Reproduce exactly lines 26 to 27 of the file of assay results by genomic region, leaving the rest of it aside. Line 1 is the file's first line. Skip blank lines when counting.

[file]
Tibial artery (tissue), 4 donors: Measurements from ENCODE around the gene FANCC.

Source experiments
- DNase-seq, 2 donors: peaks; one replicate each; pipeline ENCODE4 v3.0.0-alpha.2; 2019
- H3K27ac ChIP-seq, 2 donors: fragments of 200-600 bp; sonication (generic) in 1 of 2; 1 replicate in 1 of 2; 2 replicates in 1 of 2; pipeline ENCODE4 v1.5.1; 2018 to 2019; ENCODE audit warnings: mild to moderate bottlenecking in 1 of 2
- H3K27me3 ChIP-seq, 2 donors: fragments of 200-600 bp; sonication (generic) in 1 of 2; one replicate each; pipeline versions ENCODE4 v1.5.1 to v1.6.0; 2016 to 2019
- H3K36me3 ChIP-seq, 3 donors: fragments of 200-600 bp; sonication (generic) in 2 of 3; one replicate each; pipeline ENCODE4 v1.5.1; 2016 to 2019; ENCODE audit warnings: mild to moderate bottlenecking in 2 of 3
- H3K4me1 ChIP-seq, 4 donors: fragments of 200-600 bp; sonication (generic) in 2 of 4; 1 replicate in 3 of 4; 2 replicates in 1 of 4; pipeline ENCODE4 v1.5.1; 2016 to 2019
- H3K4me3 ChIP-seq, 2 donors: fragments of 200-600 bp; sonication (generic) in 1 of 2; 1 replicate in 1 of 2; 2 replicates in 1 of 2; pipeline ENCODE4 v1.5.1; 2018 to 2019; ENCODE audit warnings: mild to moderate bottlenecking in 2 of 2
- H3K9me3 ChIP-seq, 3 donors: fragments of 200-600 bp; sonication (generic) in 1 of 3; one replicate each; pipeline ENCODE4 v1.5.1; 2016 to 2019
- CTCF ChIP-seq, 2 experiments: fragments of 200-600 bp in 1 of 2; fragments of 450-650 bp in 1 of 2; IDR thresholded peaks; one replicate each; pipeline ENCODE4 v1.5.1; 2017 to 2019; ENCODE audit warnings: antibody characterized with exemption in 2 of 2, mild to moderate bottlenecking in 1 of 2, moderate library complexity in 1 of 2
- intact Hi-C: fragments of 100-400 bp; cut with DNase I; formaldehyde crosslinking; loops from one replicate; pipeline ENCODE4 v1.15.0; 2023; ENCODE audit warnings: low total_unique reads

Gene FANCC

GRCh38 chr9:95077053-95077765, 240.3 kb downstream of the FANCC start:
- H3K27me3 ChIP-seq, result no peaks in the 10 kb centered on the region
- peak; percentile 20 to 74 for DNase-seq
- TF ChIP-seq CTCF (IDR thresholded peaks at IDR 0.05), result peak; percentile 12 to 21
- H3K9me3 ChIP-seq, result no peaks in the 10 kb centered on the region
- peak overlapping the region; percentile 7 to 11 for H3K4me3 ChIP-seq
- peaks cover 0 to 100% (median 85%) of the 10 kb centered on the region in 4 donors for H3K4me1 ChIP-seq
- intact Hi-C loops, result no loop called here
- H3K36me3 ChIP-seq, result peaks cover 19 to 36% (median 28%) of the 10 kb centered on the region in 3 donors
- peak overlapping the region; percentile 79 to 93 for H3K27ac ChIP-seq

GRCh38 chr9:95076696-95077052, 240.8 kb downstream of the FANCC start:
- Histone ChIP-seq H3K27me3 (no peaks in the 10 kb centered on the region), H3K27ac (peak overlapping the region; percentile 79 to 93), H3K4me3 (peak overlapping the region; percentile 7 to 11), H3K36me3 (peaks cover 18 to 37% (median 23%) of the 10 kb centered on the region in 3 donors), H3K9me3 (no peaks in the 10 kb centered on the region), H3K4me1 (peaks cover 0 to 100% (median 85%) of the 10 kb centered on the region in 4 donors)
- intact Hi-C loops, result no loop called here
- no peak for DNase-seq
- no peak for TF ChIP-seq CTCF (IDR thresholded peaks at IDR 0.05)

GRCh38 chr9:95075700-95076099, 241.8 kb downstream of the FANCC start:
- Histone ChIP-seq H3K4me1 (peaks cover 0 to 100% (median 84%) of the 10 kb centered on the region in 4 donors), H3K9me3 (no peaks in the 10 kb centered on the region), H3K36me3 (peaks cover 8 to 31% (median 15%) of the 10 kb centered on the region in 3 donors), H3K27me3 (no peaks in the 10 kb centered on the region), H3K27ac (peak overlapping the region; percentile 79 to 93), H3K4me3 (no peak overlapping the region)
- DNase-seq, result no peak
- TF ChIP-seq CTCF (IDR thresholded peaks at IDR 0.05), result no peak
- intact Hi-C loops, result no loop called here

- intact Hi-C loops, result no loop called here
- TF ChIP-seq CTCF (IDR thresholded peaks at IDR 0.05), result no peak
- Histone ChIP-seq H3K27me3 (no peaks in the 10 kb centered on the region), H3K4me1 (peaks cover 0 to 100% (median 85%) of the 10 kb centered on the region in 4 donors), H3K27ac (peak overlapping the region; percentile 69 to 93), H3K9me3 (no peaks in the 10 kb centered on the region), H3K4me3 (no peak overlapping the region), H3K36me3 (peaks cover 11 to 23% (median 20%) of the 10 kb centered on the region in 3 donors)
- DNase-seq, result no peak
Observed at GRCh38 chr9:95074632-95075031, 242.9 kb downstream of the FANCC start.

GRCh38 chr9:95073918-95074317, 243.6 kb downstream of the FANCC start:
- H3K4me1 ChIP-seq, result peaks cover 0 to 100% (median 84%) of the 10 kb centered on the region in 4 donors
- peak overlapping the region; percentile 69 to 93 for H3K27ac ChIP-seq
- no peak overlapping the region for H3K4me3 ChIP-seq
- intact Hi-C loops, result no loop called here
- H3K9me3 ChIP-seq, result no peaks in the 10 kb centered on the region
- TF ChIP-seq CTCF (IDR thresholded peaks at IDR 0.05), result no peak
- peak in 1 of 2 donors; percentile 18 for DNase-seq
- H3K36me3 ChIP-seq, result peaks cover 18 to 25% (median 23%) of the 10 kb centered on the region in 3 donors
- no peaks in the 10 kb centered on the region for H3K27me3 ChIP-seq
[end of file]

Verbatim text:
- no peak for DNase-seq
- no peak for TF ChIP-seq CTCF (IDR thresholded peaks at IDR 0.05)